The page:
Little Neon Limelight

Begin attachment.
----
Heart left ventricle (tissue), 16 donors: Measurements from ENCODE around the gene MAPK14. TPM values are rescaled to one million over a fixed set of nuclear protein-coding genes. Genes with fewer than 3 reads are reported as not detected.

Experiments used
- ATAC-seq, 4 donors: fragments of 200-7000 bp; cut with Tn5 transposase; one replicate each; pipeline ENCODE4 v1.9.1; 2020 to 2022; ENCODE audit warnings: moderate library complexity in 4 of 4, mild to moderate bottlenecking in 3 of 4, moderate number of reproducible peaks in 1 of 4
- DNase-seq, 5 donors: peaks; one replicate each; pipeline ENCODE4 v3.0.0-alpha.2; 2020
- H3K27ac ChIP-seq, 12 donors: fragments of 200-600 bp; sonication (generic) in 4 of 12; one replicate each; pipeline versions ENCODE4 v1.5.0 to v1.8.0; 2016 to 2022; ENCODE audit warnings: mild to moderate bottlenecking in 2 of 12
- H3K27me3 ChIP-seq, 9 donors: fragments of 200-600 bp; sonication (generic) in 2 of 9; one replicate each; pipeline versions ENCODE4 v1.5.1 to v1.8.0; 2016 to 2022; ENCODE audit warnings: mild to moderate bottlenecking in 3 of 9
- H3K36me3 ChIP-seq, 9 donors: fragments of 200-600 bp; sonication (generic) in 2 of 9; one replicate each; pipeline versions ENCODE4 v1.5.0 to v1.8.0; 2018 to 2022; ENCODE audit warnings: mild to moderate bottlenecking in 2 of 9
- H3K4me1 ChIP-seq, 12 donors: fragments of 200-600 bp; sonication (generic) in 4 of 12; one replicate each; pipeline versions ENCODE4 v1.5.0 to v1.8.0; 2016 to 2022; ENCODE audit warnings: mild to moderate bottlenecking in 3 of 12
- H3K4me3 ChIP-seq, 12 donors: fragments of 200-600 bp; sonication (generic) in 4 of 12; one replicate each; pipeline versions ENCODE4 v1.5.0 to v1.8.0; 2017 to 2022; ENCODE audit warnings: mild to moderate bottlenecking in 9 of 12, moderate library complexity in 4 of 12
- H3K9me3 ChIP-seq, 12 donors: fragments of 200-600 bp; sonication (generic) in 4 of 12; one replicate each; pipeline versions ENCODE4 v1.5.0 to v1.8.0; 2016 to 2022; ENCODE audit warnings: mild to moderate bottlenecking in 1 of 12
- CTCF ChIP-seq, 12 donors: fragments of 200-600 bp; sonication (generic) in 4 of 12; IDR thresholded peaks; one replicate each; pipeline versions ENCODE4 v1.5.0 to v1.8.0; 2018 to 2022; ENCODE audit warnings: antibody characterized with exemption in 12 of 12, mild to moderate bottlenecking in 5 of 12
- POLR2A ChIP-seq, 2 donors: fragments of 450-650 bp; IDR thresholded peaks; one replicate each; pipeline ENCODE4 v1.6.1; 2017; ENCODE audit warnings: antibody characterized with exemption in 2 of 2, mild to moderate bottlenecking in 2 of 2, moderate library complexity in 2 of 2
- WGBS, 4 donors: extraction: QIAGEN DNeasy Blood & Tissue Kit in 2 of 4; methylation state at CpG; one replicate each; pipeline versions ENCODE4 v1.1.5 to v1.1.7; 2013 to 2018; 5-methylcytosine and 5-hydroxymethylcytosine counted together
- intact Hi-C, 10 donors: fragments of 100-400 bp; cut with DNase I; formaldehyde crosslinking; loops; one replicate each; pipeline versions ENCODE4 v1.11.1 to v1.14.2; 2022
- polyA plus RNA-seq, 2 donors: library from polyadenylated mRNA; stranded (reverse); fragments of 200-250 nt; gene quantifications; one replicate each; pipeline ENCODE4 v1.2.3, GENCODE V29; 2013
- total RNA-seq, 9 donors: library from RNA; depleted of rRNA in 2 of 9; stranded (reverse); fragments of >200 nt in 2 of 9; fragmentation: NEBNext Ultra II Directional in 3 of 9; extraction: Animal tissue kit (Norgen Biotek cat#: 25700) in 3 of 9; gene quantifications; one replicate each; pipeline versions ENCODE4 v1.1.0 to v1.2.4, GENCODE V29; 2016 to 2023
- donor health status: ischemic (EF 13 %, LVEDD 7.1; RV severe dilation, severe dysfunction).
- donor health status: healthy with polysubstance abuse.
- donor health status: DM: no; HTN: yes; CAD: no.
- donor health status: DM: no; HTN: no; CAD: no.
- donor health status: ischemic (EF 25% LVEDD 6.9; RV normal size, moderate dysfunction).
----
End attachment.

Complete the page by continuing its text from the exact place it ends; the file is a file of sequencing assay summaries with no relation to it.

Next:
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Houndmouth have embraced the concept of "loosely tight," delivering a rollicking fusion of boogie-fied retro-rock and folk-flavored Americana that's been carefully crafted to sound casual even though this band clearly worked out these songs with meticulous care. The "loosely tight" vibe served Houndmouth well on their first album, 2013's From the Hills Below the City, and they've swum even farther into the deep end with their sophomore effort, 2015's Little Neon Limelight. The performances on Little Neon Limelight sound and feel like they were captured live in the studio with a minimum of fuss, right down to the chatter that trails several tracks, and the group's four-part harmonies are easygoing but impressive. In addition, guitarist Matt Myers' sharp, concise riffs recall any number of '60s and '70s boogie masters (most notably Sam Andrew of Big Brother & the Holding Company), and Katie Toupin's keyboards add tasty accents and her occasional lead vocals are suitably soulful and emotionally expansive while still sounding low-key. But as good as Houndmouth are at sounding like an enthusiastic country-rock band from a bygone age of patchouli and bongwater, something about Little Neon Limelight doesn't quite ring true; the melodies are OK, but the lyrics seem clich├ęd and formulaic, and as much as Houndmouth have done their homework, they're ultimately running on riffs and ideas that are the product of another age, and while they work these angles well, they're incapable of making the music sound entirely their own. Houndmouth feel a bit like a jam band that never gets around to playing an extended improvisation, which might feel like an advantage in theory, but turns out to be less of a virtue in execution as these players can't seem to get their boogie into fifth gear. Houndmouth have the right touch and impressive chops, but this album makes it clear they needs a songwriter who can make their music seem fresh even as it's modeled on the past.

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